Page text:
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vin CHURCH OF S. THEODOSIA 177
body in Galata.1 The patriarchal authorities of the sixteenth century, as Mr. Siderides admits, while professing to point out the exact spot where Constantine Palaeologus fell, were ignorant of the place where he was buried. In his work on the mosques of the city, written in 1620, Evlia Effendi not only knows nothing of the tradition we are considering, but says expressly that the emperor was buried elsewhere —in the,church of the monastery of S. Mary Peribleptos, known by the Turks as Soulou Monastir, in the quarter of Psamathia. In 1852 a story prevailed that the grave of the last Constantine was in the quarter of Vefa Meidan.2 From all these discrepancies it is evident that in the confusion attending the Turkish capture of the city, the real site of the imperial grave was soon forgotten, and that all subsequent indications of its position are mere conjectures, the offspring of the propensity to find in nameless graves local habitations for popular heroes.
The first edition of Ancient and Modern Constantinople was published in 1824. In it there is no mention of any tomb in the church of S. Theodosia. The second edition of that work appeared in 1844, and there the author speaks of a tomb in the church, and suggests that it was the tomb of some martyr in the iconoclastic persecution. The patriarch's letter to Scarlatus Byzantius was written in 1852, and published by the latter in 1862. In that letter the patriarch reports for the first time the tradition that the tomb. in S. Theodosia was the tomb of Constantine Palaeologus. In 1851 a Russian visitor to Constantinople, Andrew Mouravieff, who published an account of his travels, says that in the church of S. Theodosia he was shown a tomb which the officials of the mosque assured him was the tomb of the last Christian emperor of the city.3 Lastly, but not least, in 1832 the church of S. Theodosia underwent repairs at the Sultan's orders, and then a neglected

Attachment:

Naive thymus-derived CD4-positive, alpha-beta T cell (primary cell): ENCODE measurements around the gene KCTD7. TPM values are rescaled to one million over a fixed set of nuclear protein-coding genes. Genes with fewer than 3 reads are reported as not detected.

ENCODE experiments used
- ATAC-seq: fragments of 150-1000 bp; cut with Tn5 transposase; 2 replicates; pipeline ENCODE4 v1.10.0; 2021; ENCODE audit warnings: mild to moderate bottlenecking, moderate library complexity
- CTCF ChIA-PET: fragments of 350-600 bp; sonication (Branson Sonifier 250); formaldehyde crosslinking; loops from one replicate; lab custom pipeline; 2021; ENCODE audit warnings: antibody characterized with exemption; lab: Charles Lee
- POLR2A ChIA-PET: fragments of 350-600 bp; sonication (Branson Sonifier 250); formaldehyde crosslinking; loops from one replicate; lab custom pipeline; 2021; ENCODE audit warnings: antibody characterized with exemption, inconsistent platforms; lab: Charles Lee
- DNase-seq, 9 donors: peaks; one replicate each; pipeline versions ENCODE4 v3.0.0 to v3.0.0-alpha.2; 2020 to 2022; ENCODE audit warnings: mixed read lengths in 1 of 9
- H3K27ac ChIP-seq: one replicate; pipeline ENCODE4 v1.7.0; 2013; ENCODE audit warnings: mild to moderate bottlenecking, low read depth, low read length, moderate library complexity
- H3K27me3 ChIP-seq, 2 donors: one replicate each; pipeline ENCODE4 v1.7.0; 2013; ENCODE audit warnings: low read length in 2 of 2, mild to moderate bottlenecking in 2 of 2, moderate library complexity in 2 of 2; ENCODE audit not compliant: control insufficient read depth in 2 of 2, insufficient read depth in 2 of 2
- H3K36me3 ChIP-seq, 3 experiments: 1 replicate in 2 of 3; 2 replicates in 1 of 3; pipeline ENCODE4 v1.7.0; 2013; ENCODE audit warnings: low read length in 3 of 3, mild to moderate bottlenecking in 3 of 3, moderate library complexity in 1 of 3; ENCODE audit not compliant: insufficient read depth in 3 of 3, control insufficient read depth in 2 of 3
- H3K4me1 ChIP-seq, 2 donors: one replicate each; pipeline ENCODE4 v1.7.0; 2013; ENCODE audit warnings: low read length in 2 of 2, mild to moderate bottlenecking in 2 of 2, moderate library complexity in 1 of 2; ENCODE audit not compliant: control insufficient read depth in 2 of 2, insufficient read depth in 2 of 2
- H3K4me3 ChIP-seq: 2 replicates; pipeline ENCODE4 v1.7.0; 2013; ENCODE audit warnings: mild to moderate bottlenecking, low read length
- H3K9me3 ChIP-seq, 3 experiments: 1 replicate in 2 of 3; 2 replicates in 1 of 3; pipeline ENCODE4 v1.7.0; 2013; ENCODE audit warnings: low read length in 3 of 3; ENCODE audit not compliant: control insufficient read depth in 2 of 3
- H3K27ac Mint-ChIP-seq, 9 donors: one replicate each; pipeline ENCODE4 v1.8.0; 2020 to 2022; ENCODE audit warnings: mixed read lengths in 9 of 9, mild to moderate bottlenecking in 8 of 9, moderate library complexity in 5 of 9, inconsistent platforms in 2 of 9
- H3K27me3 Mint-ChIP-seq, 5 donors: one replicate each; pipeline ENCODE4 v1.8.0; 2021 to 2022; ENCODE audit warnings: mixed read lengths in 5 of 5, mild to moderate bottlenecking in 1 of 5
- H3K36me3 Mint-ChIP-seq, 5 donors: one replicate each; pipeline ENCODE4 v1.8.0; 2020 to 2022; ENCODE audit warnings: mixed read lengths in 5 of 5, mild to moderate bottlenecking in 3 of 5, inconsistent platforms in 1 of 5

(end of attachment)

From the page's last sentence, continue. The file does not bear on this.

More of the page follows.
1 See the Muscovite's account in Dethier's Collection of Documents relating to the Siege of/^jTjV vol. ii. p. 1117. *
2 Achmed Mouktar Pasha, a recent Turkish historian of the siege of 1453, maintains that the emperor was buried in the church of the Pege" (BaloukH), outside the walls of the city. There is no persistency in the tradition that associates Constantine's tomb with the church of S. Theodosia.
8 Letters from the East (in Russian), vol. ii. pp. 342-43, quoted by Mr. Siderides.